What is the organizational structure of CEMAS and how do you see this evolving?
CEMAS is a collaboration between the Valencia City Council and the FAO, but it includes participation from the provincial government and the regional government. The Mayor of Valencia is the president of CEMAS, the first vice-president is the person who holds the City office responsible for food and agriculture, and the second vice-president is the person who holds the City office responsible for education and development cooperation. The other members are City Council members from Valencia, as well as other political representatives from the provincial and regional governments and members of the opposing political party.
CEMAS is also setting up an advisory council. This will include members of the Spanish Ministry of Agriculture and Food, the Spanish Ministry of Foreign Affairs, private foundations linked to philanthropy and food, and research institutes that we believe are relevant and whose opinion or guidance can be valuable.
CEMAS also has a team of executives and administrative professionals who are in charge of all communications, office management, and institutional relationships.
What are some of the most notable achievements from the past year?
In 2022, CEMAS hosted a series of five international meetings. On September 29th, World Food Waste Awareness Day, we held an international meeting with representatives from FAO, academia, universities, and public administrations on how to manage food waste. For World Food Day (October 16th), we held a meeting focused on the ethical issues related to food that brought in philosophers of the highest international prestige. For World Fishing Day (November 21), we held a very interesting meeting about both traditional and modern forms of fishing, especially family fishing. Toward the end of November, we also held an international meeting with the official college of pharmacists to talk about diet, obesity, and young people, adolescents and children. Finally, in December, a meeting on depopulation and food systems showed that in order to reverse depopulation it is necessary to rethink a food system that is sustainable and that links the urban and the rural.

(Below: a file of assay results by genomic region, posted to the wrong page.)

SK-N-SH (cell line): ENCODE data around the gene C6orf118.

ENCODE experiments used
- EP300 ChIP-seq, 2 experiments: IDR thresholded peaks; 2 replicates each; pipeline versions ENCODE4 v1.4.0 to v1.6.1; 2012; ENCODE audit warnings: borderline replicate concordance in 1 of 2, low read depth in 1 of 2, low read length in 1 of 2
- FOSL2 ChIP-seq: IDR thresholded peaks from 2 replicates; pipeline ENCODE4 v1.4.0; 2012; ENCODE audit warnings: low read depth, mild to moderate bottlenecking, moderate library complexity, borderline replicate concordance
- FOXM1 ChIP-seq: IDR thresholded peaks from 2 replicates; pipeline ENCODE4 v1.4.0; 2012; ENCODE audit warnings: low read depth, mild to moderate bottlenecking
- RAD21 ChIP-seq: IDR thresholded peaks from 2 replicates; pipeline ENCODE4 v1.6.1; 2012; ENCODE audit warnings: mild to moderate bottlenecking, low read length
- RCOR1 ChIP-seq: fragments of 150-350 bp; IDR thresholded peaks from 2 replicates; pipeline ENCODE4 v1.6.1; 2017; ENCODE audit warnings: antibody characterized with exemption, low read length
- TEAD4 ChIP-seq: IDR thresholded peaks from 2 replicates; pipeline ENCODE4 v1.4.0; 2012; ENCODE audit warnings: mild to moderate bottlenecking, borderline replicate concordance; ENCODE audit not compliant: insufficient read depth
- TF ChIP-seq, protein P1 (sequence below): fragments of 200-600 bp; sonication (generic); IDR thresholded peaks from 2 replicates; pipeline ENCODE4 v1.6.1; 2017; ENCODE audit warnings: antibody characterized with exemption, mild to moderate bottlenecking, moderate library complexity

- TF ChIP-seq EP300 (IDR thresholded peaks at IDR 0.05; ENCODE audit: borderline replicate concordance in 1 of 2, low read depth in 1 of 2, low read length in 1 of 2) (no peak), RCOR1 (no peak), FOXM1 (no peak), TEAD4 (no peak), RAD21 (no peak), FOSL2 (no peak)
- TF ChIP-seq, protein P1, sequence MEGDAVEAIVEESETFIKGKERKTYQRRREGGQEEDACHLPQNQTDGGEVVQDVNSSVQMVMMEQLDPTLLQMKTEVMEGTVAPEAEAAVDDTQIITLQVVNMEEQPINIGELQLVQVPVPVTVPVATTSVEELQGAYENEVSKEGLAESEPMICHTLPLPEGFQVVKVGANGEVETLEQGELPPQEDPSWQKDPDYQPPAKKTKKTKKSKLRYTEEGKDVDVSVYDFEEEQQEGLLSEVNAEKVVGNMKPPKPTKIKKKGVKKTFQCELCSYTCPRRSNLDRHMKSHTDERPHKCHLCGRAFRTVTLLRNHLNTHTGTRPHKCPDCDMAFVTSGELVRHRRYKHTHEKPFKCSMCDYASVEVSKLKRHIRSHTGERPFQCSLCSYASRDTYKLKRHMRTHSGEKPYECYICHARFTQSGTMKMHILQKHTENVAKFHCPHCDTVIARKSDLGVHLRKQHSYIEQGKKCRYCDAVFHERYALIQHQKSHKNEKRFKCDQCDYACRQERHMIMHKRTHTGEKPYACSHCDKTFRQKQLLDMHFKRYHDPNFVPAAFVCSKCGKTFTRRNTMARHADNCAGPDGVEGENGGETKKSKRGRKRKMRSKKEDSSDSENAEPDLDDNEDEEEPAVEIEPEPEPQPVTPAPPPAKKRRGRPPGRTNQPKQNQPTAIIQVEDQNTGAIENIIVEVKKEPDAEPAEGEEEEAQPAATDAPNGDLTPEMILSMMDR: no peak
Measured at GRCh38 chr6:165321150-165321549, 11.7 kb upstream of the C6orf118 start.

What major initiatives are you working on right now?
So far this year we have already launched some very interesting initiatives. In March we held an international congress with the Water Tribunal of Valencia — an oral court for settling irrigation and water-use disputes in the Valencia area. The Water Tribunal was created hundreds (possibly even thousands) of years ago to protect small farmers and producers, and it manages all issues related to water in the region. The congress is proving to be an ideal window of opportunity and should be held every year. Fortunately we have the permanent support of the FAO Land and Water division to pursue this. We have also started to develop a digital platform where schools and their students can share their concerns and projects related to food. The platform aims to improve nutrition, reduce food waste, link food more to the season of the year in which we live, and orient food preferences toward local food. We are also currently implementing a program that analyzes and monitors consumption trends in local markets.